What this means in simple language is, when you develop your software application, make sure that you write your classes or modules in a generic way so that whenever you feel the need to extend the behavior of the class or object, then you shouldn't have to change the class itself. Rather, a simple extension of the class should help you build the new behavior.

For example, the open/close principle is manifested in a case where a user has to create a class implementation by extending the abstract base class to implement the required behavior instead of changing the abstract class.

Advantages of this design principle are as follows:

  • Existing classes are not changed and hence the chances of regression are less

  • It also helps maintain backward compatibility for the previous code

The inversion of control principle

The inversion of control principle states that high-level modules shouldn't be dependent on low-level modules; they should both be dependent on abstractions. Details should depend on abstractions and not the other way round.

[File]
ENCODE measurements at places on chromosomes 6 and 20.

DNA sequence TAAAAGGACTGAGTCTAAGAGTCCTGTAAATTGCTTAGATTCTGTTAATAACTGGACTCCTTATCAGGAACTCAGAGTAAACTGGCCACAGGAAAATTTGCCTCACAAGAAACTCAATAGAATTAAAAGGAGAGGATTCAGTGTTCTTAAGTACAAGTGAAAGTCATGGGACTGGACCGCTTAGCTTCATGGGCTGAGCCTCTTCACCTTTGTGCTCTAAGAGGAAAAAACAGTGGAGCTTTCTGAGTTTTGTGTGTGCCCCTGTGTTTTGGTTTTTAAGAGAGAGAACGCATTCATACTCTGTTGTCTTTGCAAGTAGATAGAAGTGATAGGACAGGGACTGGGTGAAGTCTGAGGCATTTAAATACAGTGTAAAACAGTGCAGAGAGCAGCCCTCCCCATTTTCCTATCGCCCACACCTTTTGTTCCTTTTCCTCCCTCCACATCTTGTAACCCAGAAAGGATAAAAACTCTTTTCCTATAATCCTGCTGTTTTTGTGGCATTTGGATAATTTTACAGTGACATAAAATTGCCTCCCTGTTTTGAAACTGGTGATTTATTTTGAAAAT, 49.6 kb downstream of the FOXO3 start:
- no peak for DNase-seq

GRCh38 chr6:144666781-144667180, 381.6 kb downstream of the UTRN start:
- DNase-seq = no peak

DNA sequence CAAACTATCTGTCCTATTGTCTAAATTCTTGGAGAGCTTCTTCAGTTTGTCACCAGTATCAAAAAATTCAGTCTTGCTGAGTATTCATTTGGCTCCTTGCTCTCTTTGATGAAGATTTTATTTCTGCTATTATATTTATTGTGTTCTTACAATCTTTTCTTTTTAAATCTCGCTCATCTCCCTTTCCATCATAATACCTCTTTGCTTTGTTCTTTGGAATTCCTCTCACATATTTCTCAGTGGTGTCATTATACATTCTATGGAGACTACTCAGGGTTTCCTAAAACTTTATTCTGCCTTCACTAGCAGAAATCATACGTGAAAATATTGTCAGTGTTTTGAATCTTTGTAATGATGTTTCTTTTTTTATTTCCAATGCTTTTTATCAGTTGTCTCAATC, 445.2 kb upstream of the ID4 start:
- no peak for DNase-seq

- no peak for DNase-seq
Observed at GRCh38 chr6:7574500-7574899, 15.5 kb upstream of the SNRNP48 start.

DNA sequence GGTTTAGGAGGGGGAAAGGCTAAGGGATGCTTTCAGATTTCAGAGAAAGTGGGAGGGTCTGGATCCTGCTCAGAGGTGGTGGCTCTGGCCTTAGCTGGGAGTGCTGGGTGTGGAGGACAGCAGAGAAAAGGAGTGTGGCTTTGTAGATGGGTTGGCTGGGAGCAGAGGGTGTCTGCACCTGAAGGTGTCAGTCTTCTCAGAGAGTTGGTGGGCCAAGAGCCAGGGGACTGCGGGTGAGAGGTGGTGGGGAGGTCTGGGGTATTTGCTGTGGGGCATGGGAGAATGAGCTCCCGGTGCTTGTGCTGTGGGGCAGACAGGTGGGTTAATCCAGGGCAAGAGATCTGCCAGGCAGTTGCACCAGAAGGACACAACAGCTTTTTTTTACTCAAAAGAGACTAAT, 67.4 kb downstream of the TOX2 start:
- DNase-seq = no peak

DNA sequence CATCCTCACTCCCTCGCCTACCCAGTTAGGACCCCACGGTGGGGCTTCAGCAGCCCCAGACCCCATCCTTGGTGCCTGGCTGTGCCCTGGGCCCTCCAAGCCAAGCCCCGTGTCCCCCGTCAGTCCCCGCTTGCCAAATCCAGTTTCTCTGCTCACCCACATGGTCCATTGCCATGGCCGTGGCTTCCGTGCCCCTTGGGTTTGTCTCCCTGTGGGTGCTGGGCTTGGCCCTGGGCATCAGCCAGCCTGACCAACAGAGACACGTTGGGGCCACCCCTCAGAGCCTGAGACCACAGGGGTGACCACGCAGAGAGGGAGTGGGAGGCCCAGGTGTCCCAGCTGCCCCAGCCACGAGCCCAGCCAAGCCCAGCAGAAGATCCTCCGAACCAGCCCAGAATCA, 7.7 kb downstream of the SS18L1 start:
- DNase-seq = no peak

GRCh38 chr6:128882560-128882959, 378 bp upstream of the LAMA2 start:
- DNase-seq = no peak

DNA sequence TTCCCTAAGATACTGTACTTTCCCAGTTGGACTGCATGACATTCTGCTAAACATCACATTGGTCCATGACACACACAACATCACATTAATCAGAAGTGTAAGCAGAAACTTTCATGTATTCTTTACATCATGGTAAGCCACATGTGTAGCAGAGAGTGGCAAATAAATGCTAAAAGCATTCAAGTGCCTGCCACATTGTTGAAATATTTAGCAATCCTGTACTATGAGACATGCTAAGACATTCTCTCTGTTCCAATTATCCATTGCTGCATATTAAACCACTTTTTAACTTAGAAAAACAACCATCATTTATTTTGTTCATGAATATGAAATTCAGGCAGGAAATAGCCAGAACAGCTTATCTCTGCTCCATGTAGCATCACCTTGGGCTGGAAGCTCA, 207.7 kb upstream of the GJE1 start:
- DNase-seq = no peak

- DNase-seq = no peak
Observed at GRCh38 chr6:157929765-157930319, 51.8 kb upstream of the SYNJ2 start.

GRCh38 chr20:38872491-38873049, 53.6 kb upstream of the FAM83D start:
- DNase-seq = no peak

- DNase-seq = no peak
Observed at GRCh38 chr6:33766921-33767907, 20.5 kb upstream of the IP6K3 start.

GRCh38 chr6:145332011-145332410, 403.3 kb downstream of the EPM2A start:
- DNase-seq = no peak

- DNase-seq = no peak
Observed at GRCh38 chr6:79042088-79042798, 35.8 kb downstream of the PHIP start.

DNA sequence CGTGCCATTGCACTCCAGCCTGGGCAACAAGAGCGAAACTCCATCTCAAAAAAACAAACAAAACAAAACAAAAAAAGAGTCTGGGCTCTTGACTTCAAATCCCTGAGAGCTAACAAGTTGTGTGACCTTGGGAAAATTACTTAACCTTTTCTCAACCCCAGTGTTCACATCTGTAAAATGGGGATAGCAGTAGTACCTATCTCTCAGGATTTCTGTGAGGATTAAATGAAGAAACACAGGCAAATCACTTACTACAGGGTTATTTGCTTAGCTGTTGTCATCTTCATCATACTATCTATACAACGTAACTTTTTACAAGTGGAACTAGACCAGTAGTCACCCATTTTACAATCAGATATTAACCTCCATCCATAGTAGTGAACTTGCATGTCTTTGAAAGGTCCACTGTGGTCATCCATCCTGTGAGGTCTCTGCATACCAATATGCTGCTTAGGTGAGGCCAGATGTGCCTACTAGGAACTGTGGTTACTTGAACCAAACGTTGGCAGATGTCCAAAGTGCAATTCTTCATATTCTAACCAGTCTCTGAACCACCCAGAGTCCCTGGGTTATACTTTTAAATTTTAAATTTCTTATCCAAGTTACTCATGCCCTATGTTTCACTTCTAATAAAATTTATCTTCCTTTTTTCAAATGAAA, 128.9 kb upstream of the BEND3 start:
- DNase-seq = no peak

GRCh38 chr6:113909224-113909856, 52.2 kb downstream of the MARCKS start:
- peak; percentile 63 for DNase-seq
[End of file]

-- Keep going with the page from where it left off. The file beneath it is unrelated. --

This principle suggests that any two modules shouldn't be dependent on each other in a tight way. In fact, the base module and dependent module should be decoupled with an abstraction layer in between.

This principle also suggests that the details of your class should represent the abstractions. In some cases, the philosophy gets inverted and implementation details itself decide the abstraction, which should be avoided.

Advantages of the inversion of control principle are as follows:

  • The tight coupling of modules is no more prevalent and hence no complexity/rigidity in the system